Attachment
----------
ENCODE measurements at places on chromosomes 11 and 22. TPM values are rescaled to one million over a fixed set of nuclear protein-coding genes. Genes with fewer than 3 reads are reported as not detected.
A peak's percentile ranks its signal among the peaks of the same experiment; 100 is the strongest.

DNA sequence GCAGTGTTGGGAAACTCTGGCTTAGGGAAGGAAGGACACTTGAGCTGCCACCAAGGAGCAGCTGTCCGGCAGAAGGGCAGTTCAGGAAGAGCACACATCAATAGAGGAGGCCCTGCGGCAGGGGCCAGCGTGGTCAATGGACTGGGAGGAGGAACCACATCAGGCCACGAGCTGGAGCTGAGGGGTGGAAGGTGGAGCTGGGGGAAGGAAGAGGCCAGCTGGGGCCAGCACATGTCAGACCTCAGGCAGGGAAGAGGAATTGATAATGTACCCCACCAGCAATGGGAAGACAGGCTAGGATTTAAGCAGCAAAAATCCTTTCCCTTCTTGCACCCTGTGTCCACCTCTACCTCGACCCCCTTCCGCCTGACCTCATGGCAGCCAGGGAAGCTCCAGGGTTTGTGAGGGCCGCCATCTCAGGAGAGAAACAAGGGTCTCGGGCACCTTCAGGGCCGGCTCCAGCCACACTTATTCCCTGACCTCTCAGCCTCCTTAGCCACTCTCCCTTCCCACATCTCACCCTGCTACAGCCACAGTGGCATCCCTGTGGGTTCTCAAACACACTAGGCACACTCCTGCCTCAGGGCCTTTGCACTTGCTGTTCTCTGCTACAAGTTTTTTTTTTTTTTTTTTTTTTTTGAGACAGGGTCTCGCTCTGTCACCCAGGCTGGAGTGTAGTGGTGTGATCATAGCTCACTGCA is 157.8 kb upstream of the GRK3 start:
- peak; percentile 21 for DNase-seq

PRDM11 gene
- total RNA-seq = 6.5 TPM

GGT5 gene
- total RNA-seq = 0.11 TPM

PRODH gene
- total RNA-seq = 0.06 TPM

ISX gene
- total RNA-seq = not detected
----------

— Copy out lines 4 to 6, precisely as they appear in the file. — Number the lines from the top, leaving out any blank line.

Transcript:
- peak; percentile 21 for DNase-seq

PRDM11 gene
- total RNA-seq = 6.5 TPM